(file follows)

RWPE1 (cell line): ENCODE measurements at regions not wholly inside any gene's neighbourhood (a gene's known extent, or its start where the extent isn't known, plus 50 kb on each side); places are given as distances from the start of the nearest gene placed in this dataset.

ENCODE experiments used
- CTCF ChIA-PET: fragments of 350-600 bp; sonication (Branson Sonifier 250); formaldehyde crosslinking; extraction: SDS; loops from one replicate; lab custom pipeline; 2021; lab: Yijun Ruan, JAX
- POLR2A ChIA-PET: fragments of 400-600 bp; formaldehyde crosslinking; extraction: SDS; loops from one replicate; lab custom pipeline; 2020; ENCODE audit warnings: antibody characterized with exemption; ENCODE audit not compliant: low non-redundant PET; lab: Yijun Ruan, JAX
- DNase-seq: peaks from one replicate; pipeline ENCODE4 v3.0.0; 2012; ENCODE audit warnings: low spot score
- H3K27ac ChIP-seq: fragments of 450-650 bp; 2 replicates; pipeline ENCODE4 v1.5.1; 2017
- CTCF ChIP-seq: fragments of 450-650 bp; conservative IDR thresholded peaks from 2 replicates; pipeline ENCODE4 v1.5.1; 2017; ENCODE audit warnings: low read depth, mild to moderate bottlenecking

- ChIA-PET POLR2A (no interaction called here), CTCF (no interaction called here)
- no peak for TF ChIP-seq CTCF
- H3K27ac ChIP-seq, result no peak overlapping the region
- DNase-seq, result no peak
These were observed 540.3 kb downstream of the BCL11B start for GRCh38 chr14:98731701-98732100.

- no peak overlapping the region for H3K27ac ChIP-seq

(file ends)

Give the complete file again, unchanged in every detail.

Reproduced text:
RWPE1 (cell line): ENCODE measurements at regions not wholly inside any gene's neighbourhood (a gene's known extent, or its start where the extent isn't known, plus 50 kb on each side); places are given as distances from the start of the nearest gene placed in this dataset.

ENCODE experiments used
- CTCF ChIA-PET: fragments of 350-600 bp; sonication (Branson Sonifier 250); formaldehyde crosslinking; extraction: SDS; loops from one replicate; lab custom pipeline; 2021; lab: Yijun Ruan, JAX
- POLR2A ChIA-PET: fragments of 400-600 bp; formaldehyde crosslinking; extraction: SDS; loops from one replicate; lab custom pipeline; 2020; ENCODE audit warnings: antibody characterized with exemption; ENCODE audit not compliant: low non-redundant PET; lab: Yijun Ruan, JAX
- DNase-seq: peaks from one replicate; pipeline ENCODE4 v3.0.0; 2012; ENCODE audit warnings: low spot score
- H3K27ac ChIP-seq: fragments of 450-650 bp; 2 replicates; pipeline ENCODE4 v1.5.1; 2017
- CTCF ChIP-seq: fragments of 450-650 bp; conservative IDR thresholded peaks from 2 replicates; pipeline ENCODE4 v1.5.1; 2017; ENCODE audit warnings: low read depth, mild to moderate bottlenecking

- ChIA-PET POLR2A (no interaction called here), CTCF (no interaction called here)
- no peak for TF ChIP-seq CTCF
- H3K27ac ChIP-seq, result no peak overlapping the region
- DNase-seq, result no peak
These were observed 540.3 kb downstream of the BCL11B start for GRCh38 chr14:98731701-98732100.

- no peak overlapping the region for H3K27ac ChIP-seq